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Alzheimer’s Association Wins $1.5 Million From American Express

Alzheimer's A. Gala '08

I am so incredibly excited about this great news: the Alzheimer’s Association won first place in the American Express Members Project contest. Cardmembers voted for their favorite cause, and the early detection of Alzheimer’s disease project won the majority. The research grant is valued at $1.5 million.

I first became aware of this worthy cause when I attended the Alzheimer’s Association gala with Chris Matthews (thats us in the photo to the left) and had the chance to interview Patty Smith, a young victim (diagnosed at age 51) of this disease.  She gave a moving speech about living with Alzheimer’s.

Here is an excerpt of my blog post about Patty:

What struck me most about Patty was her courage and determination. Although her symptoms were troublesome to her (she had some difficulty concentrating, remembering details of her past, and couldn’t offer robust answers to questions) she was prepared to be vulnerable in a very public way. I was moved by Patty’s bravery, and her willingness to sacrifice personal comfort for public education. Of all the important donors and benefactors at the event, Patty was (in my opinion) the one who sacrificed the most- because she was the one who was willing to expose her frailty to us all.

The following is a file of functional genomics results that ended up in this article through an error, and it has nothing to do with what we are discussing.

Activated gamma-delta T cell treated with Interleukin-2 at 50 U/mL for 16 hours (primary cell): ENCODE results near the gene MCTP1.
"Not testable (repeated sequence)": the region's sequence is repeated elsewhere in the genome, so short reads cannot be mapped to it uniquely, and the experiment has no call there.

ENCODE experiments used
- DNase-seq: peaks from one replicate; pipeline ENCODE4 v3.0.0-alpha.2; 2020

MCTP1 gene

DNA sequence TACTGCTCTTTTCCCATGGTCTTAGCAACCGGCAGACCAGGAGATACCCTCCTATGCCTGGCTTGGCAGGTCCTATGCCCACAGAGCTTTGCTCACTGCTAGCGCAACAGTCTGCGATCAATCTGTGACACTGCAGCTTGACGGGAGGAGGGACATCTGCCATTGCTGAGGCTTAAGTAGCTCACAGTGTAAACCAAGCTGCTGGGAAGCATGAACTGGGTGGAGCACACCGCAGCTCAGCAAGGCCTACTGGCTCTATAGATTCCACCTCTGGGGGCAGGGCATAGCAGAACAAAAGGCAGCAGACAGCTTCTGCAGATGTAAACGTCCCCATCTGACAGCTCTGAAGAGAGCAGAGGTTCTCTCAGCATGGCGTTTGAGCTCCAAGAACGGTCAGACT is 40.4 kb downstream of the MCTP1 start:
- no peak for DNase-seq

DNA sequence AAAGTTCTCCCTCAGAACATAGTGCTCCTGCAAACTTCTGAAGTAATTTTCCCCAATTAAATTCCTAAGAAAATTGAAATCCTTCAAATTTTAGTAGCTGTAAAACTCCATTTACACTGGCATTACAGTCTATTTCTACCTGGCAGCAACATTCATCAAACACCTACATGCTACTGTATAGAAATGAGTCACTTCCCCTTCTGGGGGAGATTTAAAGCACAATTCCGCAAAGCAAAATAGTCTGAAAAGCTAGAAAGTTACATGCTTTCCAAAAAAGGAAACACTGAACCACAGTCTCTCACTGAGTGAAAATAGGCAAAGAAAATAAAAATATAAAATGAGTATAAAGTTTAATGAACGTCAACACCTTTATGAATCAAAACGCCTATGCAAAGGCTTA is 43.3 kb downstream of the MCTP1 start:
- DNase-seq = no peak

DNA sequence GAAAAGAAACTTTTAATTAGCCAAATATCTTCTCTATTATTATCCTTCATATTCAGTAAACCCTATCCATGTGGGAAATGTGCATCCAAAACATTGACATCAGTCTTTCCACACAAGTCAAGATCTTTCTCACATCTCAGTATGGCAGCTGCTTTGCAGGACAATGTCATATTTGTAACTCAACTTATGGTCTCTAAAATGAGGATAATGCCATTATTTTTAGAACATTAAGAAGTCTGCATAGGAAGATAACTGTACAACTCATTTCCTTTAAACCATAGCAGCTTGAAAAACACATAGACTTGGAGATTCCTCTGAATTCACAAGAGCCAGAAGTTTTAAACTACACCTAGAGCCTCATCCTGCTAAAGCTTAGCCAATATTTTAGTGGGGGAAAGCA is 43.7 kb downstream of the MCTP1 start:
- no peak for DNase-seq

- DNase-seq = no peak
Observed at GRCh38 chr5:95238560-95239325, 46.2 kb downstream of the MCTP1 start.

I know that the award will be put to good use and I certainly hope that we will soon discover a cure for this devastating neurological disease.


What’s the Chris Matthews connection?  His mom died of Alzheimer’s disease and he moderated the event.

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One Response to “Alzheimer’s Association Wins $1.5 Million From American Express”

  1. tammy swofford says:

    Good Morning!

    “Mother Jones” is a personal friend and I found your site while catching up on posts. I am appreciative for the increased awareness of the puclic to the subtle, early signs of Alzheimers. There is still much continued need for education.

    Although not personally touched by this tragedy, as a registered nurse, the interface comes within my work environment. It is a sad digression into a state of nothingness.

    Tammy Swofford, R.N.

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